Calendaring: The Final Product

I’m the guy Walmart and Target loves.wpid-IMAG1345.jpg

I enjoy walking into a store and making various types of purchases all at once.  I hate going from store to store just to get everything I need.  It’s more convenient to get everything under one roof.  I’d much rather look at shoes, toys, groceries and furniture all in one trip.

One-stop shopping was made for people like me.  When I produce my youth calendar, I keep that in mind.  I figure if I’d rather have one combined calendar, parents would too.

For my final post on calendaring, I want to explore exactly what to put on your youth calendar.  This will vary depending on how forward-planning your church is, but here is what I include on our youth calendar.

Obviously, I put every event for our youth ministry on the calendar.  I include everything from camps and winter trips to weekly Wednesday night meetings.  If I can, I put church-wide events on there too – like our Fall Festival and our Community Thanksgiving services.

As a side note, I also list every lesson we’re going to teach that year.  That might be a bit much for you, but I find having a planned out curriculum keeps me focused and keeps parents informed.  They can’t come back and say they didn’t know we were teaching about sex, because it’s clearly marked on the calendar.  (I will have to do lesson planning in another post.)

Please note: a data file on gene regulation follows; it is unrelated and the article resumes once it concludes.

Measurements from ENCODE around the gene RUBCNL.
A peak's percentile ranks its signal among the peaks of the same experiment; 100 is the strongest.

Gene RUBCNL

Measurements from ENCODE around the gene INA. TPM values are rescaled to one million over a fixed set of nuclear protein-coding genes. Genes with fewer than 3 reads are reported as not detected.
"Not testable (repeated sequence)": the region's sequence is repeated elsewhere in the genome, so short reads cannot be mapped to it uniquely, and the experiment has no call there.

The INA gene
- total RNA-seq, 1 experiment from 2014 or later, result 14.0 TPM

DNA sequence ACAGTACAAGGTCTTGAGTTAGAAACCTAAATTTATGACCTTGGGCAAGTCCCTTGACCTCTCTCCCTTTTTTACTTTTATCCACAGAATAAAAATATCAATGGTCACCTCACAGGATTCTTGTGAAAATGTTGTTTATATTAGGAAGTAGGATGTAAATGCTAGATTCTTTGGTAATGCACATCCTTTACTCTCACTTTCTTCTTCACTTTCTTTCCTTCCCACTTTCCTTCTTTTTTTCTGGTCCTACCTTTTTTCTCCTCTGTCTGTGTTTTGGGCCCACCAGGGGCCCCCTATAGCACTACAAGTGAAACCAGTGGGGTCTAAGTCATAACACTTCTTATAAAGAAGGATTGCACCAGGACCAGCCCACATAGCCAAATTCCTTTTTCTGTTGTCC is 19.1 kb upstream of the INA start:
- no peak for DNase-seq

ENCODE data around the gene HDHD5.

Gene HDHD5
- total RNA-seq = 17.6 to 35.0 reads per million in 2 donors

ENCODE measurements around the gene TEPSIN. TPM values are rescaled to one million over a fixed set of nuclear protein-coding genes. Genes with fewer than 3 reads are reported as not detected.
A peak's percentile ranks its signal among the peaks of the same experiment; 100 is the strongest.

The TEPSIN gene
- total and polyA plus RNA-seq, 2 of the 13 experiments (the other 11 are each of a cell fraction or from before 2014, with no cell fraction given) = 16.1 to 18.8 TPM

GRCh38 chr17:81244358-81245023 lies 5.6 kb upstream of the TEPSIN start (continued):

Because I like one-stop shopping, I also list every school off-day for all the schools in my area.  My goal is for parents to have one calendar for all their needs – that includes knowing when school is in or out.  Plus, the school schedule greatly impacts our youth calendar.  It just makes sense.

For a personal touch, I include every student’s birthday.  I want them to feel part of our youth group and one small way I can do that is to list their birthday in the calendar.  Small touches like this can go a long way.

This one is completely optional, but if I can, I list conferences I attend.  It conveys to parents that I seek to better myself as a youth minister.  It also signals to families that I will be out of town and possibly unavailable on those days.

I usually use Microsoft Publisher to produce a very basic design.  You can use whatever program you like, but I recommend a clean, block calendar.    I’m not much for pictures or cute clip art.   I don’t want to distract from the information.  I also don’t want to use up printer ink unnecessarily.  You can bind it, if you choose, but I usually just sort and staple it myself.

I hope these posts on calendaring have helped.  It’s not the most glamorous thing you’ll do, but it will help set the tone for your ministry for the coming youth year.

Leave a Reply

Your email address will not be published. Required fields are marked *